The transfer of heat has to overcome several thermal
resistances that are in "Series“
Under normal service conditions tubes may well have a deposit
of scale or dirt. Next to this a layer of stationary fluid adheres.
Between this stationary layer of fluid and the general flow there
is a boundary (or buffer) layer of fluid
The thickness of the stationary and boundary layer depends on
the flow velocity and the type of surface.
In all cases the thermal resistance of these "films“ is
considerably greater than the resistance of the metal.
Heat Exchangers
The classic thermodynamic heat exchangers are classified as
Heat Exchangers
Heat Exchangers
Most practical heat exchangers are a mixture of
both types of flow. Some multi-pass arrangements
try to approximate to the contra-flow. The greater
the number of passes the closer the approximation.
Shell:Generally cast iron or fabricated steel.
Tubes:Very often are of aluminum-brass, for more advanced heat
exchangers cupro-nickel or even stainless steel may be
used. The tubes are often expanded in to the tube plate but
can be soldered, brazed or welded. In the tube stack the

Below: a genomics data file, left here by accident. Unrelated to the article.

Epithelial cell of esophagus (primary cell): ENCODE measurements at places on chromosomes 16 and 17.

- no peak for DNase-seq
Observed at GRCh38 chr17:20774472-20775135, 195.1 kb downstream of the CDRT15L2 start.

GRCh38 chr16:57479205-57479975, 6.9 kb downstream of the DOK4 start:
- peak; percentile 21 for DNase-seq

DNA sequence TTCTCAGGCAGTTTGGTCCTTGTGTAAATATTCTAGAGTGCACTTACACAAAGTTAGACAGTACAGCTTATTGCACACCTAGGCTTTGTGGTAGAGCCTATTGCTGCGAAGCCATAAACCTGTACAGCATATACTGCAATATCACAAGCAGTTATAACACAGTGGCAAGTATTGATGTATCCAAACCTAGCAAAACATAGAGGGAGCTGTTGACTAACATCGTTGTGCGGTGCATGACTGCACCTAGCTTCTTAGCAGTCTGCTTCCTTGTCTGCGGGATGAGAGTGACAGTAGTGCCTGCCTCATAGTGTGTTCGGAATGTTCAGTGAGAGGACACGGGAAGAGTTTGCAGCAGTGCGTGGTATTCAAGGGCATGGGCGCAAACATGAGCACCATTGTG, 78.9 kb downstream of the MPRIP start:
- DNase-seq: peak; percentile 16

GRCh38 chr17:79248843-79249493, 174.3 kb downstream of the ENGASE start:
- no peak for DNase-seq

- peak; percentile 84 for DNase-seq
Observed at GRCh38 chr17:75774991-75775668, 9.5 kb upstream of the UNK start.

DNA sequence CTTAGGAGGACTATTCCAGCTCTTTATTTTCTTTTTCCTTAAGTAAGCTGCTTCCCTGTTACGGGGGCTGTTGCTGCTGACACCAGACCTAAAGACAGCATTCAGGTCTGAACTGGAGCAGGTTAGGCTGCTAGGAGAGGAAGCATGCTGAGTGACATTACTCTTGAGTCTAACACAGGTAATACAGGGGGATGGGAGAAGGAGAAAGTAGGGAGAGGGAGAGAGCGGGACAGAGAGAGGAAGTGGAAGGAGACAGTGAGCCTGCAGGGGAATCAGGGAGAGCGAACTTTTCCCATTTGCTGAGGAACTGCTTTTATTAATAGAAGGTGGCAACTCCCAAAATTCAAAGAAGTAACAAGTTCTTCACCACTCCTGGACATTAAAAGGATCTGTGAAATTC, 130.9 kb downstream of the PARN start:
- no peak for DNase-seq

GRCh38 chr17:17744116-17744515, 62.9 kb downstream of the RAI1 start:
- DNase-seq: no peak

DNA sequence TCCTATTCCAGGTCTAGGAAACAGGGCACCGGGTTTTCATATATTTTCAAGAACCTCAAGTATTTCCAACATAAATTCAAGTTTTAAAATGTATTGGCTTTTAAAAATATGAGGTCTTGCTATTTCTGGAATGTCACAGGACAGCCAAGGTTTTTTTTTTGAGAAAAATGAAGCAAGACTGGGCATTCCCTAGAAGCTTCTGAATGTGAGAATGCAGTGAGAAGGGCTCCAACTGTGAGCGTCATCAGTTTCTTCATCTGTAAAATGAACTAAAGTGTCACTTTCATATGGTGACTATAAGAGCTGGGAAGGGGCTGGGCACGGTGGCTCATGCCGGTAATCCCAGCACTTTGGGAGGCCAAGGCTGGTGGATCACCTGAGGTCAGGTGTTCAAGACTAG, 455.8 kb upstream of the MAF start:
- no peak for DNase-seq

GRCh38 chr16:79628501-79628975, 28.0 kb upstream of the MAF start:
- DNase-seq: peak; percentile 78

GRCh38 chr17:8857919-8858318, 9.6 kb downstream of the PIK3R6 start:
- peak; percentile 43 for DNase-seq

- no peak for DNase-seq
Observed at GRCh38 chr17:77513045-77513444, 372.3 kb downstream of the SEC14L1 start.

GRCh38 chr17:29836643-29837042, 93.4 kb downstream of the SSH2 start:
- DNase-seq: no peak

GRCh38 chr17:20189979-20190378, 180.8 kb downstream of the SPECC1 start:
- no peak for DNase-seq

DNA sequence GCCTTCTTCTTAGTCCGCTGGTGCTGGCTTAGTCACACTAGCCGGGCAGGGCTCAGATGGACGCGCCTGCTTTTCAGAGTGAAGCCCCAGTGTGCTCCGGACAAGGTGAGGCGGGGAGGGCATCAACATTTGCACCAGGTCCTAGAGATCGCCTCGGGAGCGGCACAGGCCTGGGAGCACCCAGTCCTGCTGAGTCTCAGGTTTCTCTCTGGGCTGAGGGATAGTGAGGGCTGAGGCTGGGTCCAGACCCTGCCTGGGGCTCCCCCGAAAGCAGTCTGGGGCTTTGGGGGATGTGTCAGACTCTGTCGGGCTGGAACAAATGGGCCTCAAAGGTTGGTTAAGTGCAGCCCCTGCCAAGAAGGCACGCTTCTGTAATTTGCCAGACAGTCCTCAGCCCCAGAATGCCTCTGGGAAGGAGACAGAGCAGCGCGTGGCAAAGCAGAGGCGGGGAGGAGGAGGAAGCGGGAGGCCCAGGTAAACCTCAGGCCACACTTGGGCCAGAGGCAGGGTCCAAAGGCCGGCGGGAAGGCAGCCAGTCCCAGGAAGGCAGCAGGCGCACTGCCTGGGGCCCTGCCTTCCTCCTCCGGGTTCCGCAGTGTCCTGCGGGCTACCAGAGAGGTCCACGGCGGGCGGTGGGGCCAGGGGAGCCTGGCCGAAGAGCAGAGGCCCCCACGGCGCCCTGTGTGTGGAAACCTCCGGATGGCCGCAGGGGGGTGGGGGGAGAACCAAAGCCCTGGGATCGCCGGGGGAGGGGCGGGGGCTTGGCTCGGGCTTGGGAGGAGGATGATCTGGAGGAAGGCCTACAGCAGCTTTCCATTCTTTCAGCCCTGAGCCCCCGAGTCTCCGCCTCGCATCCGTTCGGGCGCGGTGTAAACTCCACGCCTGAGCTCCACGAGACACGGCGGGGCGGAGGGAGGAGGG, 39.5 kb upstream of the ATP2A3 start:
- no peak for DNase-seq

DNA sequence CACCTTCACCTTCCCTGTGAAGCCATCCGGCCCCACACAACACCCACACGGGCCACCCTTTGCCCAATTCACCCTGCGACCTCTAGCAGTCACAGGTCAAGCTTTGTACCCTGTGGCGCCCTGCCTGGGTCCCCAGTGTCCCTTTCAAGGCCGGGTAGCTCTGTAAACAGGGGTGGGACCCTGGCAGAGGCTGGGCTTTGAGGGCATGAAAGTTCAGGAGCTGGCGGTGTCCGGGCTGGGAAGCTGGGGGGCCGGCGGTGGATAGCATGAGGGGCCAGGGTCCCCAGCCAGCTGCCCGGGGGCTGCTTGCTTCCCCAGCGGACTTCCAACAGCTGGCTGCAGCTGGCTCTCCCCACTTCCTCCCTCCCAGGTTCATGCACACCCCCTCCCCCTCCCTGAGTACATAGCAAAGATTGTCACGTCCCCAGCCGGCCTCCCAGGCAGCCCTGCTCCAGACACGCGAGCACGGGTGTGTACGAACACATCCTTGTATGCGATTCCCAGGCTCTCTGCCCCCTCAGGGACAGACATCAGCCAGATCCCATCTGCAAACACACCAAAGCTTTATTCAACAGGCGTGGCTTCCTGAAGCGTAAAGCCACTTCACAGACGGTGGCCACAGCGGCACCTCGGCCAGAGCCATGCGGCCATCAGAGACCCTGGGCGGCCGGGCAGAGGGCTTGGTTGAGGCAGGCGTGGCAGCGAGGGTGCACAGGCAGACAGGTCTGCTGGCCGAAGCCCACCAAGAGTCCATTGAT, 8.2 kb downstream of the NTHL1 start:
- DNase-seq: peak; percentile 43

tubes pass through alternate baffles that support the tubes
and also direct the fluid so that all the tube surfaces are
swept, making maximum use of heat transfer area.
The number of tubes always has a fouling allowance. After
final assembly the tube stack is machined to fit in the shell
bore (the shell is also machined) to allow easy withdrawal.
Tube-Plates:Material would be to suit the tube material and method of
fixing. Usually assembled so that the water boxes can be
removed without disturbing the tube fastening.
Water Boxes:Cast iron or. fabricated steel, always designed to keep
turbulence and pressure loss at a minimum. Coated for
corrosion protection.